Sorry what you are going through, I can relate somewhat, my husband has suffered from quite a few strokes and seizures, it takes time to recover, please be patient with your Mom, give her all the support you can and if possible get your family members to help, so you do not get overwhelmed. Unfortunately, I have to work and I'm the only one that cares for him, but God has given me alot of strength to endure. Prayer helps alot, God hears our crys for help.
ST1980, September 15, 2019 12:37pm EST
my father suffered a severe stroke at the age of 67 and all of the advice above is correct - it’s a slow process and while somedays it may seem like the progress is so tiny, it’s all incremental. My dad failed the swallow test about 4 times initially in hospital and then gradually was on liquid food then bite sized food when supervised... it took nearly 6 months to be a normal diet, unattended and now at 9 months is completely normal. He has good and bad days in terms of memory and insight and I think, for the caregiver, that’s the hardest part. There are personality changes that are unexpected and then every now and then it’s like nothing’s changed and you get your parent back. Any and all support from family is transformative even when it doesn’t feel like it - so what you are doing is completely brilliant (even if no one tells you it is, know you are doing the best for everyone)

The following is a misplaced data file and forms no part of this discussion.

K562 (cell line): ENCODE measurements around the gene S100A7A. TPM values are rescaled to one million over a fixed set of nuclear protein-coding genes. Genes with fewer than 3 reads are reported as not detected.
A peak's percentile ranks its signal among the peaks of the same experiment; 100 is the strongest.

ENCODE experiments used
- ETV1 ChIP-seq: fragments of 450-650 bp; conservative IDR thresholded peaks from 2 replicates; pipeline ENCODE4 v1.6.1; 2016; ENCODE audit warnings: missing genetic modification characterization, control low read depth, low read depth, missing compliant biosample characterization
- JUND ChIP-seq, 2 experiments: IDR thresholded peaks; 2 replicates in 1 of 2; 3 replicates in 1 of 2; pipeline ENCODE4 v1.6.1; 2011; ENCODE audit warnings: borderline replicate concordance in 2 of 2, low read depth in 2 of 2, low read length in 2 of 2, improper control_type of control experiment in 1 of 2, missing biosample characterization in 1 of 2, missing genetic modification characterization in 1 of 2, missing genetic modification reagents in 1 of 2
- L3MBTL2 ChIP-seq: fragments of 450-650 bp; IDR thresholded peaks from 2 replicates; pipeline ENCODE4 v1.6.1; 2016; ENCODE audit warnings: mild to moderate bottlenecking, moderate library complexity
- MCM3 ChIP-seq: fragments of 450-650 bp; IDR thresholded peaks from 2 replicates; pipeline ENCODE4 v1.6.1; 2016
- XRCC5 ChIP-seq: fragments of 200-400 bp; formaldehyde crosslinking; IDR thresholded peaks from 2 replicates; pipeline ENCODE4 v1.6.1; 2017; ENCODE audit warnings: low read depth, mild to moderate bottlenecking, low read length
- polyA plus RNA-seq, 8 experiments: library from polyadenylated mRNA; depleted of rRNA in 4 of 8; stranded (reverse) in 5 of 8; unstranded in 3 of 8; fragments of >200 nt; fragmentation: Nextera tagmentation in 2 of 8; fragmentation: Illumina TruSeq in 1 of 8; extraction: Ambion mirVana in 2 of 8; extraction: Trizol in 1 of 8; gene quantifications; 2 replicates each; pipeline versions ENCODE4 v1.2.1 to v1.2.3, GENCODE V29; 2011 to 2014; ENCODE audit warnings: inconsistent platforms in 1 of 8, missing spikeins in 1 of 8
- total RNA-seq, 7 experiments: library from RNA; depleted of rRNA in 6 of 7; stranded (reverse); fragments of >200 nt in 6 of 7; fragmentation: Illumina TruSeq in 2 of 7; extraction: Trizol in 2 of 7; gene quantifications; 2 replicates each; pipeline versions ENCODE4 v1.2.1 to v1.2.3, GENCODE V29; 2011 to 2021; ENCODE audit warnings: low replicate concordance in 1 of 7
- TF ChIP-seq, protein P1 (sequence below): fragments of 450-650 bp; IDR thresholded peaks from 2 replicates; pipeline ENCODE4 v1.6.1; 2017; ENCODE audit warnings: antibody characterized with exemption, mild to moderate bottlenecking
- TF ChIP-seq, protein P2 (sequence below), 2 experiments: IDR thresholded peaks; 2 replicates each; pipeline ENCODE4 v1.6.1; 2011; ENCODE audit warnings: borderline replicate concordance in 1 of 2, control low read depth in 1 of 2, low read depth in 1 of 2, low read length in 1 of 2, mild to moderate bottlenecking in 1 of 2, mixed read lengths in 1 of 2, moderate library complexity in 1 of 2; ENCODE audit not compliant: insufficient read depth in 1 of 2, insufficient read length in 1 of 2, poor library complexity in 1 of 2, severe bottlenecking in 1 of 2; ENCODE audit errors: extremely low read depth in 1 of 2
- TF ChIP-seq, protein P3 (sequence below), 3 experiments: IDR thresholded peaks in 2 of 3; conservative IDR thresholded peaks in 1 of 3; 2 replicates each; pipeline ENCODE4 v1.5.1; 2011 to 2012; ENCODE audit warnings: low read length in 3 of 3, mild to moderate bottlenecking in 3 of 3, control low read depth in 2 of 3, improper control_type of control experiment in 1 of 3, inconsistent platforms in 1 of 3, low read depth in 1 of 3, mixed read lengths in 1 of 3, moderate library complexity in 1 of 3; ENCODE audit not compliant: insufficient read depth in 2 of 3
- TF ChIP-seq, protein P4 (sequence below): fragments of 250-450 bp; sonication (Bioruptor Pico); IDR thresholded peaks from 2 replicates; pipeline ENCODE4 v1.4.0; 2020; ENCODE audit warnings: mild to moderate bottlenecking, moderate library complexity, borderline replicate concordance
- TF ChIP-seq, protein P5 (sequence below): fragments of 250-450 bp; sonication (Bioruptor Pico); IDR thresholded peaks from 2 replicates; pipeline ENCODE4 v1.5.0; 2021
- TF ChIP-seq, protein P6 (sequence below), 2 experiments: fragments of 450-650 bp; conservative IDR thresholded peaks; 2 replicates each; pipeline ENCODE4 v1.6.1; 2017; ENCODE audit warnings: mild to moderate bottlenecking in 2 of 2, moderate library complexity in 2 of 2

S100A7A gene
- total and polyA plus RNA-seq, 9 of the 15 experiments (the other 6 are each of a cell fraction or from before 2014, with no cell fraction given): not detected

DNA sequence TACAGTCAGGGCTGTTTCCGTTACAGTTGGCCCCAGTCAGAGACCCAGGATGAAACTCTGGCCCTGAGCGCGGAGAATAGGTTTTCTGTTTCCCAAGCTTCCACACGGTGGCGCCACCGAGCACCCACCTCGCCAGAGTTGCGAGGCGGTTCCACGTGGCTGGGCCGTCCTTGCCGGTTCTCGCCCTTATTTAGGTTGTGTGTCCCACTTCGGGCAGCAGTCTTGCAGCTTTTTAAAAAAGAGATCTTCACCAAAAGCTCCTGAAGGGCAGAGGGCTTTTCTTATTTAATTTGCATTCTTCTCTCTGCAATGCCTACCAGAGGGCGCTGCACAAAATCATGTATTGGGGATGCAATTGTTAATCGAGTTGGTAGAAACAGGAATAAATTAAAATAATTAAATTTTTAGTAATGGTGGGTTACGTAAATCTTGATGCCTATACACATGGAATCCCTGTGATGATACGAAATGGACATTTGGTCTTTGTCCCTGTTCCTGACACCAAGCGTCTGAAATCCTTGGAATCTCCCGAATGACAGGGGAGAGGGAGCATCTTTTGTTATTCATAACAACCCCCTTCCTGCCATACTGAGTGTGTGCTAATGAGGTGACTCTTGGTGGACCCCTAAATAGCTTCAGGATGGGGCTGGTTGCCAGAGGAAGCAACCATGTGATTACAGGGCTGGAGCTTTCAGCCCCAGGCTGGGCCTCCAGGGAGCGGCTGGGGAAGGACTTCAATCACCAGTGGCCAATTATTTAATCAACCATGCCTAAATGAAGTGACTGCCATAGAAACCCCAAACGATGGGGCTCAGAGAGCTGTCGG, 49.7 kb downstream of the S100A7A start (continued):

lulu1160402042, September 28, 2019 6:29am EST
Hello, my name is Pastor Lou, my wife had the same kind of stroke 8 years ago with brain surgery and after that the first couple of years she looked on the road to some recovery then a couple of years later she was declining and 2 years ago she became bed bound, we pray every day for God to heal her she is 74 years old,lives on baby food and proteen drinks that is it.. as for recovery process everyone comes along differently and I will add you to our prayer list. what happened to us will be different than your situation but don't give up keep up the good work and pray. God Bless You and your mom and family, sincerely , Pastor Lou
SusankB, October 25, 2019 3:49am EST
Hi JamiP55, thanks so much for sharing. I just found this site tonight. My 82-year old mother suffered a hemorrhagic stroke, too, on July 16. My mom's issues are very different from your mom's, but I feel grateful for your uestions and all the replies so far, as they are helping me too. I am so sorry this event has happened in your lives (and mine) but we can get through it with help from experienced others! My mom was so weak, so childlike, and had great difficulty even deciding what she wanted to eat. It took a lot of energy to listen to options, to imagine them, to decide. She couldn't read a menu. She couldn't feed herself. Gradually each of those abilities returned on their own. She can do all of them now (3 months post-stroke). Her speech pathologist told her the 3 most important things are sleep, exercise, and nutrition for stroke recovery. We have had her in occupational, speech, and physical therapy frequently since the stroke. She progresses, then she goes backward. She gets down and fearful, and then the next day she's upbeat. It's hard. Wishing you well!